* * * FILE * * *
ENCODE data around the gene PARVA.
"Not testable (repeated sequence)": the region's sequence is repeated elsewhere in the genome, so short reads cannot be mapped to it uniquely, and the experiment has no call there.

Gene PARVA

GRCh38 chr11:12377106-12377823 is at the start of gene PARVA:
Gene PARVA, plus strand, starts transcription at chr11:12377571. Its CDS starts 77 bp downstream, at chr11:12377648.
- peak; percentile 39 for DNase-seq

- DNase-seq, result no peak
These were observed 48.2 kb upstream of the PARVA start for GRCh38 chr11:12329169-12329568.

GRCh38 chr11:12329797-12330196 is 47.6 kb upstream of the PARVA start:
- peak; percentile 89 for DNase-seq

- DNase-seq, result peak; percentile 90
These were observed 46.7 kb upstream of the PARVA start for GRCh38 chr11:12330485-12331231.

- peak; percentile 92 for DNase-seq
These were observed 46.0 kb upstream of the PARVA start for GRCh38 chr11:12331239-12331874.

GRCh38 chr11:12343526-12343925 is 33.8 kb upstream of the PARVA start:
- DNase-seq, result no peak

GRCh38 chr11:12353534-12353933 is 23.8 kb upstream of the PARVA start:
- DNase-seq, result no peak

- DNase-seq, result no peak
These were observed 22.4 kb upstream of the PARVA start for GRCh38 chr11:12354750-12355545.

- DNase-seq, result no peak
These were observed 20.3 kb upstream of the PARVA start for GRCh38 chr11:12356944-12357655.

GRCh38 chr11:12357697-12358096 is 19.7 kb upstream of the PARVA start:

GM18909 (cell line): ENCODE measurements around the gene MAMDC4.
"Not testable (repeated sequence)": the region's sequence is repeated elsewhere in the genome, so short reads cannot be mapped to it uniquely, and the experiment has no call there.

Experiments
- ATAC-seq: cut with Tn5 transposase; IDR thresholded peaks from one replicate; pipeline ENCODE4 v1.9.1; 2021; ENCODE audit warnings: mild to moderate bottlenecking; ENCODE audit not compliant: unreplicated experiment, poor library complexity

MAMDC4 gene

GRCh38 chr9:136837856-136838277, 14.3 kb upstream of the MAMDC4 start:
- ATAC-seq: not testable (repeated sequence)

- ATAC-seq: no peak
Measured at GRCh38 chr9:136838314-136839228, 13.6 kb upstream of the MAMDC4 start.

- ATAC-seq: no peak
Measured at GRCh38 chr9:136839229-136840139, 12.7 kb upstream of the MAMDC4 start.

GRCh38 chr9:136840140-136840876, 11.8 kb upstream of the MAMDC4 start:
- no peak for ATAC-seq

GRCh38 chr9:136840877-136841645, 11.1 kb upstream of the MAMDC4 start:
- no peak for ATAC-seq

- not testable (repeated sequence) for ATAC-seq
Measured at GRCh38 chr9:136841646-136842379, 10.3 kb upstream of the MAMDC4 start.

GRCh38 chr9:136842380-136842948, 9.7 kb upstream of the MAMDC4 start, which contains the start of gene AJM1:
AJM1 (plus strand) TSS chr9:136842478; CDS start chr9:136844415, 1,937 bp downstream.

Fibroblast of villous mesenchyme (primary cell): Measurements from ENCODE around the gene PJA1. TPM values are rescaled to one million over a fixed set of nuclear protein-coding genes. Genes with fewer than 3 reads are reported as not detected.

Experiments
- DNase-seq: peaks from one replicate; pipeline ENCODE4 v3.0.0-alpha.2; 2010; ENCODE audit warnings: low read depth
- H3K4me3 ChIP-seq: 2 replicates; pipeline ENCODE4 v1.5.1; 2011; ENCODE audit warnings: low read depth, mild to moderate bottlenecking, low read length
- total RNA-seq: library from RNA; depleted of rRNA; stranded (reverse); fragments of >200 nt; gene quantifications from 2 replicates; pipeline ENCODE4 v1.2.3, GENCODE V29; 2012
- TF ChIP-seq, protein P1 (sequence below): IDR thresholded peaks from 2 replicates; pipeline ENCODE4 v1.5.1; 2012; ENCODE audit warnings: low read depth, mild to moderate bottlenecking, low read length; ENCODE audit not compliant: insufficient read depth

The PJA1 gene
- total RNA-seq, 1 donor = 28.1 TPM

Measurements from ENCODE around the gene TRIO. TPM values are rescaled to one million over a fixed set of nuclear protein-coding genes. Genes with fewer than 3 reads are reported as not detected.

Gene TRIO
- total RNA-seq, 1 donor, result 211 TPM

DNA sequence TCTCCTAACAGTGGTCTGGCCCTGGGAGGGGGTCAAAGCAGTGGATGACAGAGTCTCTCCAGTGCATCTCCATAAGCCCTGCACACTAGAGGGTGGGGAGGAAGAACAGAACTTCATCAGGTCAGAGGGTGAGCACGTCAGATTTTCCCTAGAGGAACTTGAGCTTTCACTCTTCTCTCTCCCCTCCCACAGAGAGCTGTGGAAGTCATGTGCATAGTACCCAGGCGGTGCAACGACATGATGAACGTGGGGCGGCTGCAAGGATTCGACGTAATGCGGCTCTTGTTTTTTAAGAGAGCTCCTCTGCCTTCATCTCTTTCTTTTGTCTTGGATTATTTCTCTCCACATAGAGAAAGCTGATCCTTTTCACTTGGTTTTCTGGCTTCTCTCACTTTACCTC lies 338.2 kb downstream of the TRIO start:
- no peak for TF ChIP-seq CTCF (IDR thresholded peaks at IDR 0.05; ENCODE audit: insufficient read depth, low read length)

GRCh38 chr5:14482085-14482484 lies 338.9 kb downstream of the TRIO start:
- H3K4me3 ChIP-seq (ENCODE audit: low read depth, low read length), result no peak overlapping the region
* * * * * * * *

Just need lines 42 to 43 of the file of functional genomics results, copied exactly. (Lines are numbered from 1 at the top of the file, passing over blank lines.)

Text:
AJM1 (plus strand) TSS chr9:136842478; CDS start chr9:136844415, 1,937 bp downstream.

Fibroblast of villous mesenchyme (primary cell): Measurements from ENCODE around the gene PJA1. TPM values are rescaled to one million over a fixed set of nuclear protein-coding genes. Genes with fewer than 3 reads are reported as not detected.